By Thanksgiving I suspected, and by Christmas I was positive: I was getting the placebo. I knew this the way I’m told a woman knows she’s pregnant. At the very center of my being. Fine, Floyd, just hang in there. You’ll get the drug.
For six months, enduring twice-a-week intravenous infusions and a third day’s worth of tests, I waited for phase one to end. We had assumed that early April would be the end date. But then additional patients began to participate as well, receiving infusions three times a week, as though the trial had no real beginning and end dates and no set structure, so it was difficult to figure out when the first phase would actually conclude. We didn’t worry. HEM Pharmaceuticals had said phase one could last for up to a year, and as fall ended and winter began I was prepared to go that long, despite being sure I was getting the placebo, because I knew I’d get the drug in phase two. The veins in my arms were beginning to collapse, but there were veins elsewhere. Then things changed.
On April Fool’s Day, most of us were suddenly dismissed from the trial. Although the study was technically still in progress, and therefore the results were still “blinded,” HEM had categorized some of us as “significant responders” and others as “nonresponders.” But how did they know, if they couldn’t peek at the results? Nonresponders — which of course included those on the placebo as well as those who had been receiving Ampligen but had only just begun responding to it — were told not to come back for infusions. No one knew what standards were used to determine significant response, but only two patients in Portland continued in the study. Since everyone had been given the same dosage, regardless of body size or severity of illness, it seemed logical that people would respond at different rates. Why should they be punished for responding more slowly?
We were given no indication why the change had happened. We were given no indication of when the promised second phase would begin. Thanks, it was fun, see you around.
In the months following, confusion and anger assaulted us like another virus. We were not the kind of patients able to swing into quick action, since most of us were bedridden by the combination of our illness and the rigors of the Ampligen trial. Why had HEM changed the rules? What could we do to get them to live up to their obligations and give us the drug as they promised? Should we sue? Was their problem economic, and would legal action force them into bankruptcy? If it did, would this mean that Ampligen, which we had seen working, would not be available to the people who needed it? Was their problem greed? Was it some kink in the regulatory process of which we hadn’t been aware? What were the doctors at each site saying? What was the FDA saying? Was HEM responsible for the medical costs of treating relapses in those who’d been receiving the drug, as well as the effects of this new stress on all of us, just as they were responsible for my emergency medical costs following the spinal tap they required of me? Would they tell us what they’d learned about us from their lab work, or follow our health situations in the interim? HEM was silent.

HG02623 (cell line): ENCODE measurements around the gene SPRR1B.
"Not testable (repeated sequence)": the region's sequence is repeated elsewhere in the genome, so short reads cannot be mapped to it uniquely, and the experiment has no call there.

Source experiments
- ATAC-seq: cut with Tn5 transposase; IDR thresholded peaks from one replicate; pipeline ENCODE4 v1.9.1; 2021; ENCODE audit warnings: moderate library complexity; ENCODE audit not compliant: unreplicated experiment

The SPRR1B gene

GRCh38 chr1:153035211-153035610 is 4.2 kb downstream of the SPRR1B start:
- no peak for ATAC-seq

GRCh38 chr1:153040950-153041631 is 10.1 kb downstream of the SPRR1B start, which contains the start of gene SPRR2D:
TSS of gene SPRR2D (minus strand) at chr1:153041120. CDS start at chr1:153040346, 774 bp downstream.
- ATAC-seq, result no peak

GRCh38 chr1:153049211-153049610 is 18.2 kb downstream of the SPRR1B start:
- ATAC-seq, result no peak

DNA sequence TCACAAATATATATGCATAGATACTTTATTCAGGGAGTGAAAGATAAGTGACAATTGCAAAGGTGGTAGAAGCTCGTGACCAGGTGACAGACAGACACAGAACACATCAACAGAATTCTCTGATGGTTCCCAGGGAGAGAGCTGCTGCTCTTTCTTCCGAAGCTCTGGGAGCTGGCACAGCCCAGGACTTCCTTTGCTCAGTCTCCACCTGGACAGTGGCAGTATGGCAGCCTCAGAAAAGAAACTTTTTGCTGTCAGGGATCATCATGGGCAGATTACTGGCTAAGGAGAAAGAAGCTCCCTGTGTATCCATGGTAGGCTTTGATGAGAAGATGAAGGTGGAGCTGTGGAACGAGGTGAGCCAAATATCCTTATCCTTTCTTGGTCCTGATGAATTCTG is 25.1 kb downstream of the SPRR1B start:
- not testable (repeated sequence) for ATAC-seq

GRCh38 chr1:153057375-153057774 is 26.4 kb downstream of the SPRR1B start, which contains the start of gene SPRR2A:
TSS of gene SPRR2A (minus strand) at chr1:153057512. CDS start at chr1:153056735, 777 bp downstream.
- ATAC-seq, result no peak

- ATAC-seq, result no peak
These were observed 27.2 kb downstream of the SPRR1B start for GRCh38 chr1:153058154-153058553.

Of the 120 patients across the country who initially qualified for the clinical field trial, ninety-two had endured through April Fool’s Day only to be dismissed from the trial. The ninety-two of us tried to decide how to respond to HEM’s behavior. We asked a national CFS action group to act as our patient advocate. We established links with successful AIDS patient advocates and with a few congressmen. Litigation was begun by eighteen patients in federal district court in Nevada seeking to force HEM to provide Ampligen as promised. Simultaneously fighting for our health, our contractual rights, and the validity of our illness experience, we had to keep focused on the goal that had brought all of us into the study in the first place: getting an effective drug approved for use against CFS.